Waygu was launched in 2020 to mixed reactions from the food industry in Japan, but the brand – operated by Canadian firm Top Tier Foods – has since succeeded in partnering with an international consortium of industry partners and securing US$7.6mn in funding to expand its plant-based wagyu product line.
Top Tier Foods President Blair Bullus said that the partnership and funding aim to expand the variety and availability of Waygu into both European and APAC markets.
“This project aims to build on the success of our widely acclaimed Waygu line by developing a suite of alternatives to wagyu beef, widely considered the world’s best tasting beef,” he said.
“We picked wagyu beef as it is the gold standard of the beef industry and if we are to create an alternative that truly excites the sceptics, it must first wow chefs and critics alike.
This project will invest millions into R&D as well as distribution and sales over the next two years.”
The brand also recently expanded into Singapore, where a lot of R&D has been done over the past year to localise the Waygu product in hopes of appealing to local palates.
“We went through a few different versions to get to the version we felt is more suitable for the ASEAN palate, which is less sweet and salty compared to say the North American palate – the priority was to get it to work with local cuisines, so making it suitable for dishes such as hor fun (rice noodles in soup), rendang curry and so on,” Roy Wakim, Founder of Top Tier Foods’ Singapore partner Alt Plus told us.
“We had to ensure the Waygu strips were somewhat thicker and wider to suit Asian cooking as these need to be a certain size to hold sauce and gravy, and the most important thing is that it maintain the chewiness characteristic to wagyu beef.
“The difference between wagyu beef and regular beef lies in the texture and fattiness, which gives wagyu that unique chewiness as opposed to regular beef which is relatively drier– Waygu replicates that mouthfeel, which is what sets it apart from being just plant-based beef.
“The product is soy-based, but the fatty feeling comes from a blend of plant-based oils such as sesame oil and rapeseed oil, and the team has taken every effort to keep the product clean in terms of ingredients so as appeal to the health-conscious audience.”
Waygu has opted to take the market entry route preferred by many alternative protein firms, which is to go through B2B and food service first, and officially entered the Singapore market with distributor Foodxervices which services multiple large hotel groups and food manufacturers with a premium focus, as well as Japan-focused firm Yoshiya.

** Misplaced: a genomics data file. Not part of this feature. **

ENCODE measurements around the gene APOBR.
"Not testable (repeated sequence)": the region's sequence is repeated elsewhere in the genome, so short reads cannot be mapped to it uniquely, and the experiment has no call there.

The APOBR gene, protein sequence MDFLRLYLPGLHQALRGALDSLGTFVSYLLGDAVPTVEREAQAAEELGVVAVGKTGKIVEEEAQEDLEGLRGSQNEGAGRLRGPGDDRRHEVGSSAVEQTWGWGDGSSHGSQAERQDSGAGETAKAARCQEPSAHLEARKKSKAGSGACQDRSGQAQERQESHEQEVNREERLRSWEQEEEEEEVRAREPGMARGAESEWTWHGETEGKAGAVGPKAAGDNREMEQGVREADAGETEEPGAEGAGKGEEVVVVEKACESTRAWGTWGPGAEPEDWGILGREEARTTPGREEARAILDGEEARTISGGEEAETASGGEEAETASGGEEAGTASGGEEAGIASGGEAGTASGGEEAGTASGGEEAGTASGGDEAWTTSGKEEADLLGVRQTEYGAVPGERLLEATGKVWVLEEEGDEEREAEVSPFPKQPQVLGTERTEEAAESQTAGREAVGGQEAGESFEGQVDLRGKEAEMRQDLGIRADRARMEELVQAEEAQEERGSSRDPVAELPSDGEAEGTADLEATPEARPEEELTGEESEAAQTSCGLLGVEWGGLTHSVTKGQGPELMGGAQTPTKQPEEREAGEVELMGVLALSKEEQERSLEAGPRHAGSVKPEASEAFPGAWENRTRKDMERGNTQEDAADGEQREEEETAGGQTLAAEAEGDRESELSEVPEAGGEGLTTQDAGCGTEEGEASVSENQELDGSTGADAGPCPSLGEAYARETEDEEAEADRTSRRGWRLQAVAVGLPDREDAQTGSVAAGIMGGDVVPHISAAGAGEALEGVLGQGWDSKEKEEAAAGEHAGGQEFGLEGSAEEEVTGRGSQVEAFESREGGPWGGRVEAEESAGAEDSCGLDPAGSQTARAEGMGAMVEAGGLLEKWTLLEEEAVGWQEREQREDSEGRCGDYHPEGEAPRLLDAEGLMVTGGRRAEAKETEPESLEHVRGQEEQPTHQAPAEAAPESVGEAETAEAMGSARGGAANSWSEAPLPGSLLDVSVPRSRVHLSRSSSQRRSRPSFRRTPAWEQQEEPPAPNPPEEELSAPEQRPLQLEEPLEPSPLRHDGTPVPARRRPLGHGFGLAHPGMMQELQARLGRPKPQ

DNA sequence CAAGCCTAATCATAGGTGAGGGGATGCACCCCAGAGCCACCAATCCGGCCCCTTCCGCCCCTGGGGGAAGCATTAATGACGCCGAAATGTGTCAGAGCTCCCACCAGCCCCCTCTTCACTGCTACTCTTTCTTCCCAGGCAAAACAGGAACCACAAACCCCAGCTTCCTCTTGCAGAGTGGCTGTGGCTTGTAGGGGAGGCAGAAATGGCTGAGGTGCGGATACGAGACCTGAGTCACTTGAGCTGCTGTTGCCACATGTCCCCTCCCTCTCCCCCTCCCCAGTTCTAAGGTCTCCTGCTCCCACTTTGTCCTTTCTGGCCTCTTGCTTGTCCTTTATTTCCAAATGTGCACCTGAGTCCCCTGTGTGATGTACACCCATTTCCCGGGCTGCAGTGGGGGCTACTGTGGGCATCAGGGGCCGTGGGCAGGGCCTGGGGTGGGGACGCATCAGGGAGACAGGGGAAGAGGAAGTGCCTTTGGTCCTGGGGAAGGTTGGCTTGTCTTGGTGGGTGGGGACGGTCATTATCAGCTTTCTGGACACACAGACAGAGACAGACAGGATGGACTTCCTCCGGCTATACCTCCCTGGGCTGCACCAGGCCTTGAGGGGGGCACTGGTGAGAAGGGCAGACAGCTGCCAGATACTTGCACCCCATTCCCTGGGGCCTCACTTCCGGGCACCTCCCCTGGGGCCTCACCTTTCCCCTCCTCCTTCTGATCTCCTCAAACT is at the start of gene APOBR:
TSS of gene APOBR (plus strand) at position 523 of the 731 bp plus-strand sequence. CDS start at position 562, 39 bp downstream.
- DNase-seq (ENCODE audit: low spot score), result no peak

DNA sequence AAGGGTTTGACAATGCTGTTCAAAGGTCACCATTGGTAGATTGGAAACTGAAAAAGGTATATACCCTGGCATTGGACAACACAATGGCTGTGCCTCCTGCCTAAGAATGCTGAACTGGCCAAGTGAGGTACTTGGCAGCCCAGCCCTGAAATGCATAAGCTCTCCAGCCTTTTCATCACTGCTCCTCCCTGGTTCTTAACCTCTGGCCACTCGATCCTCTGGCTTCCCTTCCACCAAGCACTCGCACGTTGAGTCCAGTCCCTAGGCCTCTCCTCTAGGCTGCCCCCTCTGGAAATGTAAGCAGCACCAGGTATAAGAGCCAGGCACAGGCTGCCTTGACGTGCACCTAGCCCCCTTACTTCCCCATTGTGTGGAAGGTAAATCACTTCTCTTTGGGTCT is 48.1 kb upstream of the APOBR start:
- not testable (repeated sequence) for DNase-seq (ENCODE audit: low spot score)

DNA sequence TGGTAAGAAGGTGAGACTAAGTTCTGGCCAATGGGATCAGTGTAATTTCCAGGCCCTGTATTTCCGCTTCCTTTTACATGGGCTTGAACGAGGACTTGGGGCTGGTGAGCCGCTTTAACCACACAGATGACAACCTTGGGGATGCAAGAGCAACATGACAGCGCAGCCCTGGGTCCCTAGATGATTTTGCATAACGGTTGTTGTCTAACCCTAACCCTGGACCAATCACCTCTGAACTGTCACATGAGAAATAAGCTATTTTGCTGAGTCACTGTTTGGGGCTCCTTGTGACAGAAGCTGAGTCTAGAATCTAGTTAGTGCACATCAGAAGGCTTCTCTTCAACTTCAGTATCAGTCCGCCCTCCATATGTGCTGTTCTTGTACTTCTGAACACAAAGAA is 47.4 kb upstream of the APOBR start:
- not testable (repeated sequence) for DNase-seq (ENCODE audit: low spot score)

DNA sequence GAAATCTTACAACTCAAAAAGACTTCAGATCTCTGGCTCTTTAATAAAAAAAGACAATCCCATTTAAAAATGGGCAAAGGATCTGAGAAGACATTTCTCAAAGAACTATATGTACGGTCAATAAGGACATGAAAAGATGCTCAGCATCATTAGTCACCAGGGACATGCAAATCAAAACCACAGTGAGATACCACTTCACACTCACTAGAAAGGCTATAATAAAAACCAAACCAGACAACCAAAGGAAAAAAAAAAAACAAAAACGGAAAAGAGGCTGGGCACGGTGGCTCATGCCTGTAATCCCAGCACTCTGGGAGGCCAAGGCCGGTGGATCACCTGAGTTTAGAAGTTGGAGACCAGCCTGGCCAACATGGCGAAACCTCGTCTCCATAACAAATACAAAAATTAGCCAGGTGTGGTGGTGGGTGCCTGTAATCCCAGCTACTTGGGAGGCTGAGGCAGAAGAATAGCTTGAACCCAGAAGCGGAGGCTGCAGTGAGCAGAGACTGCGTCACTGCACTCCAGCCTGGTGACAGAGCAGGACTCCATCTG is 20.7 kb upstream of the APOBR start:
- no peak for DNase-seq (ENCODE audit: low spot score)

“We’ve consciously decided to position Waygu much lower than regular wagyu, at about one-third of the price,” said Wakim.
“The food service route is the right one for us at this time, and we intend to expand further via this route into multiple Asian countries from Singapore including Thailand, Malaysia, Indonesia, Vietnam and Hong Kong, and we will also be looking at entering the retail sector down the line after having established the product name.
“Thailand is a very important market for us as we know it is the second-fastest growing plant-based market in Asia, and Hong Kong too as it is really important to have a presence here to be at the forefront of plant-based development for the region.”
Three versions of Waygu are currently available in Singapore – Teriyaki, Korean BBQ and Ginger, and goes for S$38.50 (US$28.22) per 1kg pack. The price of regular wagyu in Singapore hovers between S$90 (US$65.97) to S$120 (US$87.97) per kilogramme depending on the cut.
Competing against beef
When asked whether Waygu aims to compete against other plant-based products or perhaps regular wagyu locally, Wakim told us that neither of these are the brand’s major targets.
“It doesn’t really make sense for us to compete against regular plant-based meats as most of these are mince and can’t be used in rendang or pho or hor fun or yakiniku, so there’s not really a point of comparison there,” he said.
“We also are not looking to compete directly with real wagyu given it is a very distinct type of beef and [the] price point is so different too, but rather we want to go up against regular industrialised beef based on the chewiness and texture of our product, and the wagyu experience it can offer.”